I’ve discussed my love of astrantia before. They have pretty flowers, loved by bees, particularly honey bees and they flower over a long period. There is lots to like about them. This patch in the front garden has settled in well and has put on a lot of growth. The front garden is shaded with quite heavy clay soil which is a fairly goo situation for astrantia. They like moisture-retentive, humus-rich soil. They can be grown in sun if kept watered but I think are best for shade. This one is particulalry nice as the white flowers show better in shade. You can also see some of the foxgloves. They’ve been pretty crazy this year reaching great heights and flopping all over the place. We’ve had people knocking on the door to compliment them. I’m just getting started on sowing some more for next year as I haven’t had them self seed reliably.
And a bee enjoying the astrantia. There has rarely been a moment they have not had something visiting this week. Even with the heavy rain this week the foxgloves and astrantia have still seen plenty of bees. A testamant to how even a small front garden can be used to help wildlife.
Flesh fly/Allium forelock
I featured the allium last week but I took this photo on my phone and I was impressed with this little fy with its stylish black and white chequered patterning.
I have been growing agapanthus for a few years now. They were bought as bare root stock and I knew it would take a little while for them to bulk out enough for a decent display. The last few years I’ve just had a single blue flower. There are two varieties in the pots polar ice and queen of the ocean. This year is looking more hopeful for seeing both varieties finally.
Scabiosa butterfly blue
We went to the garden centre last week to get some potting compost and I was taken in by this plant. Scabiosa are great for insects and the display was covered in butterflies. I couldn’t resist. We have lots of flowers that are great for bees but not as much for butterflies. So far, in my garden, it has only been visited by the bees that I’ve seen but the butterflies will come. With dead heading it should carry on producing flowers for a while. I’ve put it in a pot near the house as it likes free draining soil and I thought it would show better there than in the border.
This is a self seeded poppy finding a home in the crack in the wall. But even a little flower like this is still helping the bees.
I hope you’ve enjoyed this week’s six. I’m taking a lot of pleasure from the garden currently. There is a lot to enjoy and even the jobs of seed sowing and weeding have been pleasant. So far this week the “weeds” have included a dog rose I’ve potted up and a holly. Hope you are enjoying your gardens currently and have wonderful weekends.
So we move onto a new month and I can see a shift into summer now. More of the summer flowers are coming into flower now I’ve cleared the spring forget-me-nots. The roses are hitting their peaks. The foxgloves are towering high. Lots to enjoy. Having got another round of RHS exams out the way I’ve had lots of enthusiasm for getting out in the garden and I’ve got on with a good bit of maintenance work this week.
This is an old rose I planted a few years ago as I wanted the added disease resistance that comes with many old roses. They don’t generally repeat flower but they put on a single decent show and are usually strongly scented. It has however failed to flower all that well previous years as it has suffered from rose balling. The petals have got wet from rain and then they fail to open. This year it is up to a size where it has managed a decent display of flowers. They apparently smell wonderful but I haven’t got my smell back fully since Covid. They open up to form a flat flower head and it opens up to a more ruffled afair. Then it starts to disentegrate and needs dead heading.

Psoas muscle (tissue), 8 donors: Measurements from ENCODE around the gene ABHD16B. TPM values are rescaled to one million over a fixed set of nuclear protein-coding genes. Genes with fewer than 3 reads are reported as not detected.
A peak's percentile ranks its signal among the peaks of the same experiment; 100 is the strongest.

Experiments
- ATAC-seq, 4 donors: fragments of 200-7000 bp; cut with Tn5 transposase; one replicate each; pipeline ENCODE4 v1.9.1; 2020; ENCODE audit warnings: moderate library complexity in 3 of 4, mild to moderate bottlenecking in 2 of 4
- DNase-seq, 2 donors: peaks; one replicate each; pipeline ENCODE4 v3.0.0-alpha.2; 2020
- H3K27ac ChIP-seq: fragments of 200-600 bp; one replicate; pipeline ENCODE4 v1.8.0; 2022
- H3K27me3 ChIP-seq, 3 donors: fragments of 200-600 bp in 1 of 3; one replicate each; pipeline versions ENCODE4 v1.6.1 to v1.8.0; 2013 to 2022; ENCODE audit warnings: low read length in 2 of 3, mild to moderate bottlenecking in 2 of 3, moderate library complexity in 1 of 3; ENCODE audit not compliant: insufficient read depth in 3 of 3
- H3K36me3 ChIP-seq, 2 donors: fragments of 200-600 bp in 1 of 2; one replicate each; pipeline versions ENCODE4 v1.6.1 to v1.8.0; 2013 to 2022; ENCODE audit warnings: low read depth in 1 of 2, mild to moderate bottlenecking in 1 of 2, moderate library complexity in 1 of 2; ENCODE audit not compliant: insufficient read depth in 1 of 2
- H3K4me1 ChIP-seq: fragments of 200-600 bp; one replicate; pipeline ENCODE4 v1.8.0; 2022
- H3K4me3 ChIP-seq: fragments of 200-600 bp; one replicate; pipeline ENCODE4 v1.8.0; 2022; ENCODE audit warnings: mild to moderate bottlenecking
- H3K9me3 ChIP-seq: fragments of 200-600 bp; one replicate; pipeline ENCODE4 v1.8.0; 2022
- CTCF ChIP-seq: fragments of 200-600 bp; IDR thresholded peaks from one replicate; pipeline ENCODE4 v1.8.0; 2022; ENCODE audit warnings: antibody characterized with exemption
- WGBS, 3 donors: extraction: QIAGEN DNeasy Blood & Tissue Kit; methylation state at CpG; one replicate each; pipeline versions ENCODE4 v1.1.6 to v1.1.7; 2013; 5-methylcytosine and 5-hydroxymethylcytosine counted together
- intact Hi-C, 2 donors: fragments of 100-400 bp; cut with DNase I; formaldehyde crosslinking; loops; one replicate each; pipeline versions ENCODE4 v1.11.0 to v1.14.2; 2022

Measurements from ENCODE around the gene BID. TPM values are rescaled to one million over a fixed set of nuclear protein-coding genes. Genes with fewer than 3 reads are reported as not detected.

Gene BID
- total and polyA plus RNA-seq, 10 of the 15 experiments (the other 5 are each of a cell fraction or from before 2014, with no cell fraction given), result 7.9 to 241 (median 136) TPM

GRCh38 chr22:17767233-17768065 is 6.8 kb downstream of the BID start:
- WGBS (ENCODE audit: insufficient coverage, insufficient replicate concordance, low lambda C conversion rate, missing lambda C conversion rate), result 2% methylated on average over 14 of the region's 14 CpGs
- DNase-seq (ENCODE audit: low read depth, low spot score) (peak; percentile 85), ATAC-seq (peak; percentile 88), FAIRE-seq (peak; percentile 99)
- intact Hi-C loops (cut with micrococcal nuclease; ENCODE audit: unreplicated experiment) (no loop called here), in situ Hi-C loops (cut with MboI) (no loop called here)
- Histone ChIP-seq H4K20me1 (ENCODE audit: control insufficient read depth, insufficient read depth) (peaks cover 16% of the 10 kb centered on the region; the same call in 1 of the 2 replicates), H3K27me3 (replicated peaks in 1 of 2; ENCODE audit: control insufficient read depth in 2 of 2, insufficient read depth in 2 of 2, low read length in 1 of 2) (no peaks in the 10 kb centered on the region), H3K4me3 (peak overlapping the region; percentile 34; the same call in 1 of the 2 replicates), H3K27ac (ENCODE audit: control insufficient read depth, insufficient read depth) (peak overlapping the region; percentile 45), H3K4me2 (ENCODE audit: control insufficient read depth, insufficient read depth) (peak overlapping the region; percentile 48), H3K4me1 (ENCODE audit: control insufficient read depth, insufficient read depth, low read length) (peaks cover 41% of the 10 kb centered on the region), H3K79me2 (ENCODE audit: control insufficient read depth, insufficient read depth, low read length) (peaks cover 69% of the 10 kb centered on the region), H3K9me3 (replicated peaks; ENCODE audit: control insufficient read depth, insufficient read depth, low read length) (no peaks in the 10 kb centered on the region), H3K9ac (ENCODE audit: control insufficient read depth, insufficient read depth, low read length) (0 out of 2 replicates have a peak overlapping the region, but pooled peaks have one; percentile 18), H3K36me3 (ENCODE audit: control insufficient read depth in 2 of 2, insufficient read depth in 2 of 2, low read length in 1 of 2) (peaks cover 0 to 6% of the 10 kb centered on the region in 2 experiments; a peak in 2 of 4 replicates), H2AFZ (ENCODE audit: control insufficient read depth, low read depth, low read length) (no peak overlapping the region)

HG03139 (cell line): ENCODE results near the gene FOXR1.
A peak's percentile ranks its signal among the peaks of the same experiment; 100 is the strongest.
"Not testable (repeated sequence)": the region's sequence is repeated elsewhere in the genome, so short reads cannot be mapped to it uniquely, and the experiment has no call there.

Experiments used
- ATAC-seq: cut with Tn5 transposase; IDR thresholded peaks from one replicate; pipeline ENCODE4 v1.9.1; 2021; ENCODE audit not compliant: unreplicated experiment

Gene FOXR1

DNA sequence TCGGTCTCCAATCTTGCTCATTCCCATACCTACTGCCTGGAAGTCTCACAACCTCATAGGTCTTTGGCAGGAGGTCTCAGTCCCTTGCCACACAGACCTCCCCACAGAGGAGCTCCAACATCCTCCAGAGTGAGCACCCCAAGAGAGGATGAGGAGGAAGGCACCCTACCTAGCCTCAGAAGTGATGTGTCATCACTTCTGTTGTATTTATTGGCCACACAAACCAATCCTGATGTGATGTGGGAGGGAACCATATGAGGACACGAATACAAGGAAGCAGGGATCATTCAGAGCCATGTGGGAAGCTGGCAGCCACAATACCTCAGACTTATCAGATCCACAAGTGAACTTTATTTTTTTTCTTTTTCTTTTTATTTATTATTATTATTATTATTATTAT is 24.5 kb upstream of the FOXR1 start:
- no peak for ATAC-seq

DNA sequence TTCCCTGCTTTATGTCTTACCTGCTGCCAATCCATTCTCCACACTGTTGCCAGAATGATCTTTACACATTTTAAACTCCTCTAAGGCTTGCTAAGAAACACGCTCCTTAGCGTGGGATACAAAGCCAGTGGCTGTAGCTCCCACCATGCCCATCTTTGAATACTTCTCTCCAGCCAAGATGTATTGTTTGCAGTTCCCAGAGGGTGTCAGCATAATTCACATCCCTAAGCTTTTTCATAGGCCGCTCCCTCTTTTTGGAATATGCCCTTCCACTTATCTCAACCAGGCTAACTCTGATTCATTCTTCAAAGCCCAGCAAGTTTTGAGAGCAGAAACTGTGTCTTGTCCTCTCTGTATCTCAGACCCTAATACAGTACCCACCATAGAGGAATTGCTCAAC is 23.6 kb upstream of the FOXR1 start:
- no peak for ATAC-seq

While I have managed to achieve more flowers from it, it is still a fairly shapeless shrub with little to recommend it the rest of the year. It may not stay. As I go on in gardening the more I agree with Christopher Lloyd that rose worship should be abandoned to treat them like any other shrub. The odd one is nice but not in every garden.
I bought a cheap little pollinator planter from Tesco’s. So far it has mainly been a pretty mix of different coloured cornflowers. I haven’t actually seen any pollinators on them. But they’ve got a lot of other choices in the garden to pick from.
They may still prove useful for the birds though. Previous years the goldfinches have enjoyed the seeds. The blue ones are probably the standout colours. The pinks are pretty enough but a bit washed out for my taste.
These are a reliable favourite allium. They have large rounded heads. Also known as star of Persia. You can see form the structure why. The bees love them and so do I. Never enough alliums.
I think these were forelock which I planted last autumn. These are a new addition to the garden. They have however grown to about 2m. They are taller than me which places them twice the height on the pack. But I don’t have anything else that quite looks like this so I think they must be forelock. They open to form the round ball leaving the white tufts sticking upwards.
These are a favourite allium of mine. I like the white heads. They form a half dome and work best in combination with other plants. The contrast making the other plants shine out.
We went to a table top slae last week. There were plant sales outside. I didn’t purchase any but Alice wanted this one. I don’t really bother with this sort of annual plant but Alice wanted it and it’s pretty enough. It has gone in a hanging pot on the log store.
I grew these last year while I was working as a grower at the garden centre. They are a popular choice. The speckles are interesting and they stand out well.
We’ve got a fairly quiet weekend ahead so hopefully have a good bit of time to get on with catching up on garden jobs. I’m also enjoying a bit of garden reading. I’m dipping in and out of “the flower yard” by Arthur Parkinson. He gardens in pots. It’s had a few useful tips but it’s not really my way of gardening. I like a spread of flowers through the year to have maximum impact for wildlife whereas Arthus gets a wow factor for spring and summer. The sort of gardening of emptying pots, annuals is heavy on environmental impact with a lot fo compost getting used as well as using annuals and bulbs that have to be replaced fairly regularly. But the pot combinations he comes up with are very pleasing. An instagram gardener. Apart from anything I’ve shifted more out of the pots to save the time watering as the pots require that extra time watering more regularly than plants in my clay soil. Anyway, hope you enjoy your weekends whatever you are up to.